We already know what a MAC coach can do in the Mountain West (see Urban Meyer), but what can a MAC coach do at San Diego State? Expectations aren't high, but with a favorable schedule (UCLA, Utah, BYU and TCU are their biggest threats), they should certainly be in the bowl mix when it's all said and done. That's a huge step up from where they were last season - a 2-10 finish.
If Hoke can get the Aztecs to the postseason, they haven't been since 1998, then he very well could be the answer.
Will Gary Patterson finally guide the Frogs to the BCS?
It's not really a secret, TCU is the best non-BCS team to not play in a BCS bowl. And while that isn't entirely bad, it's not entirely good, either. In fact, the Frogs have been knocking at the door to the BCS longer than any program outside the Big Six and that includes BYU, Boise State and Utah. Unfortunately for them, no one is answering.
Their first run came in 2000 - an entire year before BYU would make a play at the BCS. Back then they were led by Dennis Franchione and opened the season 7-0. They vaulted up the standings and looked poised to bust the BCS. Then they ran into the mighty buzz saw known as San Jose State and lost (let this be a lesson to Utah).
The 24-27 setback ruined the season, even though the Frogs finished 10-2. Franchione up and left Fort Worth for Alabama and Gary Patterson took over. His first game was a loss to So. Miss in the Mobile Alabama Bowl.
In Patterson's third season, TCU again made noise after starting the season 10-0. But then they were blown out against So. Miss (by this time, they had joined the Conference USA) and not only lost out on the BCS, but a conference championship. You'll remember, Utah faced the Golden Eagles in that year's Liberty Bowl.
Their most recent struggles (2005's loss to SMU a week after defeating Oklahoma and 2006's losses to BYU & Utah) we're aware of and I'm not going to get into those.
But this is a new year and for Patterson, who enters his tenth season with the Frogs, things are set up better than ever for a BCS run. Yet you can't help but think this program is somehow cursed in that regard and if they come up short again this year, will it ever happen?
If it doesn't, the Frogs most certainly will continue to be the best team to not play in a BCS bowl game. Whether they like that title or not.
Will Mike Sanford finally get the Rebels to a bowl game?
Sanford enters his fifth year with the Rebels and all he has to show for it is a five-win season in 2008. It wasn't bad and compared to what UNLV was expected to do, it was actually pretty good. However, a losing season is a losing season and that's just not going to cut it this time around.
With a decent enough foundation set, anything short of six regular season wins this year will not be tolerated. So Sanford now enters 2009 knowing it's pretty much a bowl game or unemployment. But can the Rebels get to the six-wins needed for a bowl game?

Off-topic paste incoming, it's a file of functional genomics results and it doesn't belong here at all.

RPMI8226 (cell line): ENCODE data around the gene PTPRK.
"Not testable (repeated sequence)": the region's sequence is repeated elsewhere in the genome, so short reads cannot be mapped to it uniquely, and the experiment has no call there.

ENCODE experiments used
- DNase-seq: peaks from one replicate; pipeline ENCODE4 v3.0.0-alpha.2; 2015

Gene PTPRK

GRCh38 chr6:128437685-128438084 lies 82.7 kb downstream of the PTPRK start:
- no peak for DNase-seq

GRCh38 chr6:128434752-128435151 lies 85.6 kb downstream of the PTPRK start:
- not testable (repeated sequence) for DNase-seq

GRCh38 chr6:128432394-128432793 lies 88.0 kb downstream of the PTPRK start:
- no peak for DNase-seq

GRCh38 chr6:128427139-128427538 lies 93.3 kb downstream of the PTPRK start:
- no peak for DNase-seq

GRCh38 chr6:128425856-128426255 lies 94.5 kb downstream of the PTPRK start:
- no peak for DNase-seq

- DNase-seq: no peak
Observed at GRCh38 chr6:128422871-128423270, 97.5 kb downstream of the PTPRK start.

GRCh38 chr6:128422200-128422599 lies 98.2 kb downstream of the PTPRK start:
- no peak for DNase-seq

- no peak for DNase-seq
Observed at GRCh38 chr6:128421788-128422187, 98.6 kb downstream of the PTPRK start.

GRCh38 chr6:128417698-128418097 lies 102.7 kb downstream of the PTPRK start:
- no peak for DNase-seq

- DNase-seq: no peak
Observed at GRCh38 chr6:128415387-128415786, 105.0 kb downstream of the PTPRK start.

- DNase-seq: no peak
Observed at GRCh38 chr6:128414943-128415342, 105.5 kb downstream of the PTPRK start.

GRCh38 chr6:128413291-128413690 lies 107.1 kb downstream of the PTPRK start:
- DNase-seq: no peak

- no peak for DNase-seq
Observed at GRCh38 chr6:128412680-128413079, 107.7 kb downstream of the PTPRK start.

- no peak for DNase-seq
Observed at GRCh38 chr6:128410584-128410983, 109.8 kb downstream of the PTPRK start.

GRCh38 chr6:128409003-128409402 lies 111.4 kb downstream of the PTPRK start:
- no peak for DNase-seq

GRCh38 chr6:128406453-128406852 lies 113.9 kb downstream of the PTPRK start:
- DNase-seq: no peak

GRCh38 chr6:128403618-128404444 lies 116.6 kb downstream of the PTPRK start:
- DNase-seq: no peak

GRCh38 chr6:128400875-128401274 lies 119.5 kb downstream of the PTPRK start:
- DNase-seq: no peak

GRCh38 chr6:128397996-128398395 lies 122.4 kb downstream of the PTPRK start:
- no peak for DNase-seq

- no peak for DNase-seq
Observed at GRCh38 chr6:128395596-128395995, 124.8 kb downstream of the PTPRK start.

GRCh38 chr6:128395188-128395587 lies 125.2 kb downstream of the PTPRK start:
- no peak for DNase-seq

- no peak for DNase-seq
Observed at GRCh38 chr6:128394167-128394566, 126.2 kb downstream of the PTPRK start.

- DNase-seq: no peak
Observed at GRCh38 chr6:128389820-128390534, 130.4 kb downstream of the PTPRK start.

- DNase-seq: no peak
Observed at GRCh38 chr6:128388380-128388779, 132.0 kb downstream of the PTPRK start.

Their schedule is a mixed bag. They do play Oregon State, who could possibly contend for the Pac-Ten, but that's at home and a victory there could signal things are shifting in Vegas. They also host the Cougars and Utes and as we saw in 2007, Utah certainly can lose down there.
But there are road games against Wyoming, Nevada (who's expected to finish 2nd in the WAC), New Mexico, TCU and Air Force. Those are all possible losses and if that's the case, UNLV will pretty much need to run the table at home to have a realistic shot at a bowl berth. And I'm not so sure that is possible. Which means I see another 5-7 season unfolding for Sanford and that won't be enough.
Will Utah have a decent follow up to 2008?
While going 13-0 and winning the Sugar Bowl over one of the best programs in college football history is great, it's also something no team can ever live up to, especially with zero chance at a national title. Unfortunately, that's what the Utes will have to do this season and it's not likely. There won't be no 13-0 season and most likely no BCS bowl berth as well, but that doesn't mean Utah can't do something special enough.
2009 is going to be a challenge for the Utes, however, a conference championship and ten or more wins is definitely reasonable. If the Utes do that this season, and I don't see why they can't, then that will provide a decent enough follow up to what they accomplished in 2008. It might not be a perfect season, but it would be perfect enough.
Will Dave Christensen bring real offensive change to Laramie?
Joe Glenn was supposed to be the coach to take the Cowboys back to elite status and it never happened. After briefly flirting with success in 2004, Wyoming has been rather pathetic since and now it's up to Christensen to get things turned around.
Well he's definitely not Joe Glenn and that's not a bad thing. Christensen also brings a change in philosophy, focusing more on offensive development, while the last administration was more known for their defenses. Which isn't a surprise, since the most successful Cowboy teams have been known for their offense (just check out Joe Tiller, former Purdue coach).
But there are problems. Christensen had the weapons at Missouri when he was their offensive coordinator, he doesn't at Wyoming. Without the players, an offense will fizzle - just ask Glenn.
Of course, expectations are low and maybe that works best in Wyoming's favor, since they can sneak up on teams like Colorado State last year. If they do that, maybe they'll make more noise than expected. But even that seems like a stretch.